Oak Street Galleria, described as a “high-end” shopping experience, will run down Oak Street toward the Conway Area Chamber of Commerce building.
Lacy said clothing, housewares, art and antiques are a few of the items that attendees of Toad Suck Daze will likely see. He added that he believes the Galleria will be the most visible change this year.
Satterfield said the “high-end” phrasing is mean to imply higher quality rather than high cost.
The Galleria will replace the business expo that has previously been part of the festival.
“Our downtown merchants that want to help will have a hand in selecting some of the booths that go in there,” Satterfield said. “It’s going to be more a high-end boutique with a fine art area.”
In evaluating the changes, Satterfield said after discussions, Toad Suck Daze organizers determined that the addition would enhance the mix of options available to festival goers.
“I’ve always wanted to do more a fine arts side of [Toad Suck Daze],” she said. “In talking to downtown [Conway business owners], they wanted an area that had less commercial product and had some more arts and crafts or fine art. Even some boutique-type items that complimented their stores as well.”
Satterfield said, as much as she loves the waxed-dipped hands and sand art options at the Toad Market, attendees will not see the booths as part of the Galleria, though the options will still be a fixture at Toad Suck Daze.
About 60 booth spaces are available at the Galleria. Applications are the same as Toad Market applications, with businesses awaiting committee approval following a March 1 application deadline. Late applications will be accepted through April 17.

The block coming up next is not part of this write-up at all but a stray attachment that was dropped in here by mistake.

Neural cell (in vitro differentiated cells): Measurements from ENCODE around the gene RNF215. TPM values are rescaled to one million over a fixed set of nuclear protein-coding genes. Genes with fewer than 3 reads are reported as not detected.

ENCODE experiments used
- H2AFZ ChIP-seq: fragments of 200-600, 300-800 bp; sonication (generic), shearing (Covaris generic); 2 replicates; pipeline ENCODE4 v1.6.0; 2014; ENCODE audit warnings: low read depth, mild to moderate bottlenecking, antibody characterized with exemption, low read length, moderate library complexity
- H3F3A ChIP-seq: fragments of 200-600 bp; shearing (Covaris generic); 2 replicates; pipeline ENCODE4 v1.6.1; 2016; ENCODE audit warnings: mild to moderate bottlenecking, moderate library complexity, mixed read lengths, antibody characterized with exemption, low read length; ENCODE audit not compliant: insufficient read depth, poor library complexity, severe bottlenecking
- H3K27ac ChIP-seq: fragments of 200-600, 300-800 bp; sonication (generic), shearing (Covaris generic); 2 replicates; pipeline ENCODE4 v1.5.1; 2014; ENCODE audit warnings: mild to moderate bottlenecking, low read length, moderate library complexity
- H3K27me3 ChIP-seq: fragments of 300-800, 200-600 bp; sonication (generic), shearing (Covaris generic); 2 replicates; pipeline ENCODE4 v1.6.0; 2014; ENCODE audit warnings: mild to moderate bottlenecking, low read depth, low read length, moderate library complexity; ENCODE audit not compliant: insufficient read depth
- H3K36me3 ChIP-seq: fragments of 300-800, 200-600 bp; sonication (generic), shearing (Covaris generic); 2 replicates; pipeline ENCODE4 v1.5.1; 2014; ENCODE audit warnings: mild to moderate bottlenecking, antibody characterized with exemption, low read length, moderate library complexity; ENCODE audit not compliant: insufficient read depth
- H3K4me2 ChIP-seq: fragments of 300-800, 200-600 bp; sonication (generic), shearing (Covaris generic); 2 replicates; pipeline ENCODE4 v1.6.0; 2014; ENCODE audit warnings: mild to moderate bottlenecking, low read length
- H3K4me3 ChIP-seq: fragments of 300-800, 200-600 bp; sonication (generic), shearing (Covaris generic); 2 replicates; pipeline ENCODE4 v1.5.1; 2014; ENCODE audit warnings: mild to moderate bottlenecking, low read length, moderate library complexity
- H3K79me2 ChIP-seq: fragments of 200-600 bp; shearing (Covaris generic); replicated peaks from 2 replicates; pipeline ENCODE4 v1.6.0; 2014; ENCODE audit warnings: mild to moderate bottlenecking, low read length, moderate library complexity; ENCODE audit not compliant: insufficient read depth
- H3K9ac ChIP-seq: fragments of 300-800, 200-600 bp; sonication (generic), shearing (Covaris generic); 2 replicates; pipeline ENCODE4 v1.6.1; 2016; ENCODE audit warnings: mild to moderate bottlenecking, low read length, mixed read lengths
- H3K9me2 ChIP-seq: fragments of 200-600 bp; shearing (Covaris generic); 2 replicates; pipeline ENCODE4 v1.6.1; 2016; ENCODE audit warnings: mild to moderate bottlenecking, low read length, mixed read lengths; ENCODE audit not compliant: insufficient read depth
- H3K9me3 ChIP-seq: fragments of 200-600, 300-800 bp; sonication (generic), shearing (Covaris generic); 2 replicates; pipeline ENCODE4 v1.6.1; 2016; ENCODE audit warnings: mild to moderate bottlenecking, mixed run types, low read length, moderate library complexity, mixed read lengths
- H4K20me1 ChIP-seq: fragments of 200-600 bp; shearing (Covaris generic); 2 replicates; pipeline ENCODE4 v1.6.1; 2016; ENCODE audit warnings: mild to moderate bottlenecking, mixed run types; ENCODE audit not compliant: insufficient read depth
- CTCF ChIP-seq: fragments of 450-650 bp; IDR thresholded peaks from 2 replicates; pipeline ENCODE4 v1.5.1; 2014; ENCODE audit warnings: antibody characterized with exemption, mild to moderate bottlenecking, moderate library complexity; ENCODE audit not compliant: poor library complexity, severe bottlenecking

Other changes will involve splitting the carnival rides into two sections of the festival’s layout.
“Currently, [rides sit] in the big parking lot that’s kind of across from Lenders Title and Conway Corporation,” Satterfield said. “We’re still going to have a large carnival area there and it’s going to involve kind of our teen rides, our larger and thrill rides.”
Child-friendly rides will move to the Toadal Kids Zone in the parking lot of the Faulkner County Courthouse.
Satterfield said the change will remove some of the congestion that has been in the area previously.
The festival will also see marketing tweaks in branding, T-shirts and advertising. Satterfield said Toad Suck Daze will go back to its southern roots.
“This year, you’ll still see the trademark toad that we use,” she said. “But in the past it’s been pretty graphic in the design and in the lettering. We’re kind of pulling that back and giving it a look that looks more stylized as a rustic, southern style.”
The logo has not been finalized and will be released as part of the festival’s 2015 unveiling event in March. The Toad Store will also open next month.
As for concerns about the change in entertainment for Toad Suck Daze, Satterfield said that she is not quite sure yet.
“I think that there will be people that are excited to hear the artists that we have,” she said “It might not be the people who have been excited in the past but there are people I know that will be excited to hear the artists that we have.”
Setup for Toad Suck Daze will begin a little later this year, with streets shutting down at about 7 p.m. the Thursday of the festival, compared to 5:30 p.m. in the past.
“It gives people who are trying to get from one side of town to the other after work or businesses in downtown to finish their day on Thursday,” she said.
Part of the decision to move setup to a later time involved businesses who were concerned about a loss in revenue.
“As we really started looking at our timeline, it makes for a later day setting up for us, but it won’t be too hard to do,” Satterfield said. “It’s something that we had actually never thought about or looked into. Once it was brought to our attention, we thought it was something easy to change.”